“Hey, I first started writing on one of these,” said a guy in a black t-shirt with multiple figures who resembled Marvin the Martian cascading down a flight of stairs.  “And then I actually used a Word Processor. Ever see one of those?” He talked to my 13-year-olds like a classic geezer lecturing the young about the lazy ease of their existence. “It had a big black screen.” He widened his hands to demonstrate the unimaginable unwieldiness of his first computer. “Plus, the letters were bright orange. Bright orange! Freaky!”

Unhindered by memories, the kids just wanted to get their hands on this cool new toy. They reached over, grabbed for a turn, punched at the keys. Linus fended them off. He wrapped his arms around his precious machine and warned his friends about its fragility. I was impressed how much he knew about the history of typewriters. He recited the origin story of the QWERTY keyboard, designed to slow typing down. Too quick and the keys would cross, stick, break, he demonstrated. The kids and I then mused about cultural habits, and how our tools don’t always evolve along Darwinian lines, how custom can trump efficiency. We’ve inherited that keyboard, long after it outlived its usefulness. It has become a language of sorts, one we learn with our fingers. Our children’s fingers learn it too, even as they touch-type messages with their thumbs on electronic simulacra of pressable keys.

There’s more than one way to write a story

When I asked Linus what he liked best about typing — the process or the product, he answered without hesitation. He loved the act. The click and clack. The dance of the slender metal arms as they reach for the page. He hated the result. Too messy, he said. “If you make mistakes you can only type over them.”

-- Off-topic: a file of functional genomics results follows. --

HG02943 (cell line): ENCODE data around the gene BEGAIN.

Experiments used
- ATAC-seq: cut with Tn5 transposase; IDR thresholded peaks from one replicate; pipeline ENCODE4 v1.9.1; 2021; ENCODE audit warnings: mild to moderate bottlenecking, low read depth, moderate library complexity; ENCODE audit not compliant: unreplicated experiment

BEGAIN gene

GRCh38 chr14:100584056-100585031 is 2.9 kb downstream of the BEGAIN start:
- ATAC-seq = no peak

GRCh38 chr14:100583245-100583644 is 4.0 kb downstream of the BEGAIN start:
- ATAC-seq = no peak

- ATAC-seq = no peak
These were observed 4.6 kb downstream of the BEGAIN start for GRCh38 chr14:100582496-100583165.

I, on the other hand, found myself drawn to the look of the page. A typed sheet of paper has appeal. It has, for lack of a better word, personality. Not something I ascribed to it back when I was typing college term papers (in fact I cringed that my own WhiteOut caked bibliographies might reveal too much personality).

Again and again I’m reminded that loss is a lens that sharpens our view of the past. Linus, his view unclouded by past associations, can see his vintage machine as an object of wonder, more toy than tool, though I toy that’s treated with a measure of awe. Watching him play with his typewriter, I see its wonderfulness too. I admire anew the intricacy and inventiveness, the combination of delicacy and force present in a tool I once took for granted. Rich in history. Potent with possibility. Brand new.

The Long Goodbye

“Every generation rewrites the book’s epitaph; all that changes is the whodunit,” writes Leah Price in last Sunday’s New York Times Book Review. Her essay, Dead Again, traces predictions of the book’s demise back to the early 19th century. Long before e-readers and other digital technologies: